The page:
The Waverley Novels were a series of novels written by the great Sir Walter Scott (1771-1832). Amongst this series of novels were many which people today might recognise: Waverley (1814), The Antiquary (1816), Rob Roy (1817), Ivanhoe (1819), and Woodstock (1826) to name but a few.
The images in this post have been scanned from the 1871 edition of The Antiquary. It is, in my humble opinion, one of Scott’s best.
Edinburgh University Walter Scott Digital Archive recounts the plot briefly as:
The hero, known as Major Neville, is believed to be the illegitimate son of Edward Neville, brother to the Earl of Glenallan. He meets and falls in love with Isabella Wardour in England, who, mindful of her father’s hatred of illegitimacy, rejects his suit. Under the assumed name of Lovel, he follows her home to Fairport, Scotland, meeting en route Jonathan Oldbuck, Laird of Monkbarns, a neighbour of Isabella’s father, Sir Arthur Wardour. Oldbuck, the antiquary of the title, takes an interest in Lovel who is a sympathetic listener to his learned discourses and whose misfortunes in love remind him of his own. As a young man Oldbuck had been hopelessly attached to Eveline Neville, now wife to the Earl of Glenallan. Lovel saves Sir Arthur and Isabella from drowning when surprised by the tide but is forced to leave Fairport after wounding Oldbuck’s nephew Captain Hector M’Intyre, a rival for Isabella’s hand, in a duel. In his absence Lovel distinguishes himself as a soldier and secretly rescues Sir Arthur from the financial ruin to which his reliance on his unscrupulous German agent Dousterswivel would have led him. Lovel finally returns to Fairport and is unexpectedly revealed to be the son and heir of the Earl of Glenallan (and of Oldbuck’s unrequited love Eveline). In this new guise, he wins Isabella’s hand.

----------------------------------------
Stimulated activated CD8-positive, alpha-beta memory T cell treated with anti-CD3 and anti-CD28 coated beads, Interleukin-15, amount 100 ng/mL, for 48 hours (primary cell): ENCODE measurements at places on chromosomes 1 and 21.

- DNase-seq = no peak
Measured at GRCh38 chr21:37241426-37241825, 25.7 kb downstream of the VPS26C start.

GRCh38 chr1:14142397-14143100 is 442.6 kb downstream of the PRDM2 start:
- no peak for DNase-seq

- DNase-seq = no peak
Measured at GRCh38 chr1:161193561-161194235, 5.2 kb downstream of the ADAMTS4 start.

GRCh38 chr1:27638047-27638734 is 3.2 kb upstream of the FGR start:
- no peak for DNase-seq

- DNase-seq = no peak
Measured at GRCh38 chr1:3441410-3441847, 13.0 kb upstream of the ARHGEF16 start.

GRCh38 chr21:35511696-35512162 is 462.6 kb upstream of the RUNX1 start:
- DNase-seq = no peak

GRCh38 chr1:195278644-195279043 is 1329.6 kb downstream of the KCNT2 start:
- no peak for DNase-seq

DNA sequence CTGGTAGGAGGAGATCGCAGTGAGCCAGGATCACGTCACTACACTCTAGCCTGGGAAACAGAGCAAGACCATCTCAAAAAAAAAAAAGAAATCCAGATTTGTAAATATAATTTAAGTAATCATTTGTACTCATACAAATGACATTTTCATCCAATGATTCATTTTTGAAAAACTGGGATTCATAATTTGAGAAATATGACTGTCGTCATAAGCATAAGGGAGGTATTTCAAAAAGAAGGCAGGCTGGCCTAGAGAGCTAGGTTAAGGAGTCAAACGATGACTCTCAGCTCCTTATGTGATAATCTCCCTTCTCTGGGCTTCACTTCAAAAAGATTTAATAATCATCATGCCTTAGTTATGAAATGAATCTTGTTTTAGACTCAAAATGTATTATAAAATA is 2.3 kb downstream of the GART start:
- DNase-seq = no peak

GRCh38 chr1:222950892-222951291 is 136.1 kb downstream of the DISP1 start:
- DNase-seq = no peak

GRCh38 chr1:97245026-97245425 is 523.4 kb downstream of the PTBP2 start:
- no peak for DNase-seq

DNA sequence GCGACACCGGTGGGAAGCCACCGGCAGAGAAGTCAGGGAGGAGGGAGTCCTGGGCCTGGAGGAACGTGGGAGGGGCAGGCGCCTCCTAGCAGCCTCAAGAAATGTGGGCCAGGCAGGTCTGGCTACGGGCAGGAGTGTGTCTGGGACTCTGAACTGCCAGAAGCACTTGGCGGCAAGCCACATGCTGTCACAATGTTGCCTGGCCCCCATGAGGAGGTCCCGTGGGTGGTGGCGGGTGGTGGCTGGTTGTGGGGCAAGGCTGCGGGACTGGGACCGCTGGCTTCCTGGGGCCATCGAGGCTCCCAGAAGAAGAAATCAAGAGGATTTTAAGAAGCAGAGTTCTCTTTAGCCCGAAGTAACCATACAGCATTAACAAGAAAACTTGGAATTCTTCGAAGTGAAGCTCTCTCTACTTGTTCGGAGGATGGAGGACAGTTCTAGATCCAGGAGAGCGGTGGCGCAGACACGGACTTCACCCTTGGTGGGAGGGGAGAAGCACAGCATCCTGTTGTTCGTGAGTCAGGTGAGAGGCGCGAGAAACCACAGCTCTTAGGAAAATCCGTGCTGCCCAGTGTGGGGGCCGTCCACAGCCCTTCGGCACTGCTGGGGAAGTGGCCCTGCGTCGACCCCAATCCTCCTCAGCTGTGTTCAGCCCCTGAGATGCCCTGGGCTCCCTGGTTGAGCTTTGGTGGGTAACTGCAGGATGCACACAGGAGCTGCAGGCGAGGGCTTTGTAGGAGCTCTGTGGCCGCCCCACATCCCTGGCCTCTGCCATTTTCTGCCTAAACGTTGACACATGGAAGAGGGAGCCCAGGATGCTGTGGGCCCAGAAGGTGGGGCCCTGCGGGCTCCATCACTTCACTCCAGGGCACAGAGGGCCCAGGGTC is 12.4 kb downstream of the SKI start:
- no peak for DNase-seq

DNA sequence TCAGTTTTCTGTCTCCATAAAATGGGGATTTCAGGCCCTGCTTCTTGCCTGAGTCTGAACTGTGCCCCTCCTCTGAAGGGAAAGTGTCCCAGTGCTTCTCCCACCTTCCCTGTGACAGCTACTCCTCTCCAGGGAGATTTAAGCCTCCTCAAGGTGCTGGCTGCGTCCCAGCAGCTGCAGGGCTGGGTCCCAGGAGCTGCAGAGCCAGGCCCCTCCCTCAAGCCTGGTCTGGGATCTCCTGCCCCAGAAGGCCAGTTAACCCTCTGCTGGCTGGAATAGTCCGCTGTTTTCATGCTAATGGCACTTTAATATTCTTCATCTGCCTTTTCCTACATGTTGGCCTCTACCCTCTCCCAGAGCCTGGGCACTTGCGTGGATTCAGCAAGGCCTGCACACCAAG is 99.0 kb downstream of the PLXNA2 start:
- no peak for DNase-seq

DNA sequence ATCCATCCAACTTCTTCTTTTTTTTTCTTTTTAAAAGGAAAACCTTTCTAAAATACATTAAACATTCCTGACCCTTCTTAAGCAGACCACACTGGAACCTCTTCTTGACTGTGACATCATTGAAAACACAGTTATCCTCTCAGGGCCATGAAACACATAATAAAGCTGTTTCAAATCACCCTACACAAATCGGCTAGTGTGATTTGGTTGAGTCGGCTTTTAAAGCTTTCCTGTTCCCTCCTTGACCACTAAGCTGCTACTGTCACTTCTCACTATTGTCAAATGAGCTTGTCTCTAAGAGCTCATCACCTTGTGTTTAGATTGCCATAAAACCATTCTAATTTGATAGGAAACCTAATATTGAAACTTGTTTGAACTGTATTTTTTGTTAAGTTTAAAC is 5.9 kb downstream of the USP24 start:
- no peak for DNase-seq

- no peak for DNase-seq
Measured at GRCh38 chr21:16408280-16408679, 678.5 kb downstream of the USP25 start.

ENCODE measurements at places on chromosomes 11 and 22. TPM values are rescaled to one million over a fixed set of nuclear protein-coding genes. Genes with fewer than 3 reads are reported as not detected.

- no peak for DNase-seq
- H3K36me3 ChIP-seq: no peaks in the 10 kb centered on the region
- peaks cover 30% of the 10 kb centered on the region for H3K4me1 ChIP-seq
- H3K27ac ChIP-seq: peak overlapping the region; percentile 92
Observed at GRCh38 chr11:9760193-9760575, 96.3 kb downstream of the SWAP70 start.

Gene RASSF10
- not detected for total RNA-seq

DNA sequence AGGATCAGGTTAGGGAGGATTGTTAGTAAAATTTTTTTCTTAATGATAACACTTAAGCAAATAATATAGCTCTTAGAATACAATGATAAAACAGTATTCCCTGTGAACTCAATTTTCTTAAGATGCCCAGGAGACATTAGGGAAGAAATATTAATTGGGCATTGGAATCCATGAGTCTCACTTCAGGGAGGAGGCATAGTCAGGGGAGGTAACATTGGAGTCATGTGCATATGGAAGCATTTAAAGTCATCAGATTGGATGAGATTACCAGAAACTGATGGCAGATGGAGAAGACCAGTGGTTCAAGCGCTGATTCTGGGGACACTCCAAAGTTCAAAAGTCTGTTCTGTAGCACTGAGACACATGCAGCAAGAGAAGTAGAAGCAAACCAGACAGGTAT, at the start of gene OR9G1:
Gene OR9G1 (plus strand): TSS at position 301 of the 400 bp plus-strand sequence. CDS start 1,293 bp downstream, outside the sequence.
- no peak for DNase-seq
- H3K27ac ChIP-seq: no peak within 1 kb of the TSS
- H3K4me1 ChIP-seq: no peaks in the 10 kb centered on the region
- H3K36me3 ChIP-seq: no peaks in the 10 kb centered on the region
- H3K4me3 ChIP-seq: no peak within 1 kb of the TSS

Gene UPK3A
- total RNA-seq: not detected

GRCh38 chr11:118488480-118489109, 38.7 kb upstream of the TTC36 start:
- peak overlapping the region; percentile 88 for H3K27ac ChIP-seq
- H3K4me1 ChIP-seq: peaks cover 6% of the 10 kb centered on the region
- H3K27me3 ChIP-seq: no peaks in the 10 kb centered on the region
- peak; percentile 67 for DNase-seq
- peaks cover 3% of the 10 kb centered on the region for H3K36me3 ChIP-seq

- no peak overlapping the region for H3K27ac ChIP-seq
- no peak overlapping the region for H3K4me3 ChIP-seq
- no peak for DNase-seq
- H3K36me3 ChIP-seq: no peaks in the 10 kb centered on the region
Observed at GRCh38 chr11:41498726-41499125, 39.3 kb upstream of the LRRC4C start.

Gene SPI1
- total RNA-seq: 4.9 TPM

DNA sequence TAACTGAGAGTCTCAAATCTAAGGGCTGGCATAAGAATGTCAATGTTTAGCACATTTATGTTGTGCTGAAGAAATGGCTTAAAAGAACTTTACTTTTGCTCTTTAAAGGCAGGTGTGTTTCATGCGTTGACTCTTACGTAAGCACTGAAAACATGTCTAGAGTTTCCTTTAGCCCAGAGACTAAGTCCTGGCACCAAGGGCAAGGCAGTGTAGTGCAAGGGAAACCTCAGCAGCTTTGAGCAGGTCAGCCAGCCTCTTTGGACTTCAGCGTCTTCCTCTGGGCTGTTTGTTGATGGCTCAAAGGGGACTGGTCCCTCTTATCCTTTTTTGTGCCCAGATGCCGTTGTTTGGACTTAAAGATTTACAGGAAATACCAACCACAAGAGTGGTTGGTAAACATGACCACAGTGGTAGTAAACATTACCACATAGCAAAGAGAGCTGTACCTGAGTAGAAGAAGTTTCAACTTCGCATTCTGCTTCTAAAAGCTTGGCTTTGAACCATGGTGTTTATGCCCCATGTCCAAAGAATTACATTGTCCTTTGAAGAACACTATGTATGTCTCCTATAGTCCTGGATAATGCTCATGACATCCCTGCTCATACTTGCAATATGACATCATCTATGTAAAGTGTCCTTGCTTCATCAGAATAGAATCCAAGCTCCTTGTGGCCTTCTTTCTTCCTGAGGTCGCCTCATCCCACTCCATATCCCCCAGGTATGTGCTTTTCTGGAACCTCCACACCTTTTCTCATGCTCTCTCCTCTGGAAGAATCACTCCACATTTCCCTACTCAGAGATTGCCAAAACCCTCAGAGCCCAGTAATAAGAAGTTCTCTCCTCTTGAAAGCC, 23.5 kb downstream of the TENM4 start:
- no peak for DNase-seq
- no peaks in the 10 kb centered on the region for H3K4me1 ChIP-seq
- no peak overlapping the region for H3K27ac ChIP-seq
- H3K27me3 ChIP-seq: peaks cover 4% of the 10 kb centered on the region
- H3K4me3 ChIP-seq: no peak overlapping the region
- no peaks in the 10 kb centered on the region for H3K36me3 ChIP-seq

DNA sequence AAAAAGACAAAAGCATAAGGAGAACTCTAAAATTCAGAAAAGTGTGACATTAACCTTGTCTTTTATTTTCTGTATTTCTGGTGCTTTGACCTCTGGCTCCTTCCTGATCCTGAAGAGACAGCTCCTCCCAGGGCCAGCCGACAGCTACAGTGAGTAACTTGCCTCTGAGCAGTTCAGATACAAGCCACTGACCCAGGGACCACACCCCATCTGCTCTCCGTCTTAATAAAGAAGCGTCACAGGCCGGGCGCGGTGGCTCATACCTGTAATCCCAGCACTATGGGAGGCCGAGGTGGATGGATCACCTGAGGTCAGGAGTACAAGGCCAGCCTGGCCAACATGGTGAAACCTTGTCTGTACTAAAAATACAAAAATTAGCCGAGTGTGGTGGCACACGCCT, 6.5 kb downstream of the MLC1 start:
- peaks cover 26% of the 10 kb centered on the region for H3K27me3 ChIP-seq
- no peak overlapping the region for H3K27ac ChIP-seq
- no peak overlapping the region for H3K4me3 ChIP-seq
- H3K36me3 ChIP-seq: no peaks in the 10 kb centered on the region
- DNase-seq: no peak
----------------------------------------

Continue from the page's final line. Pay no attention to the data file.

It’s a decent synopsis, but doesn’t take account of the humour in Scott’s text; the antiquary, Mr. Oldbuck, a retired lawyer, is one of the most cantankerous (yet friendly) men you’ve ever met; and frequently engaging in intellectual debates with people in which he is always right. He also refers to all women as “womankind”. I sometimes think he was modeled upon Joseph Ritson, whom Scott was in contact with, and who was also a lawyer and cantankerous antiquary.
Categories: 18th century, 19th Century, Sir Walter Scott, Waverley Novels
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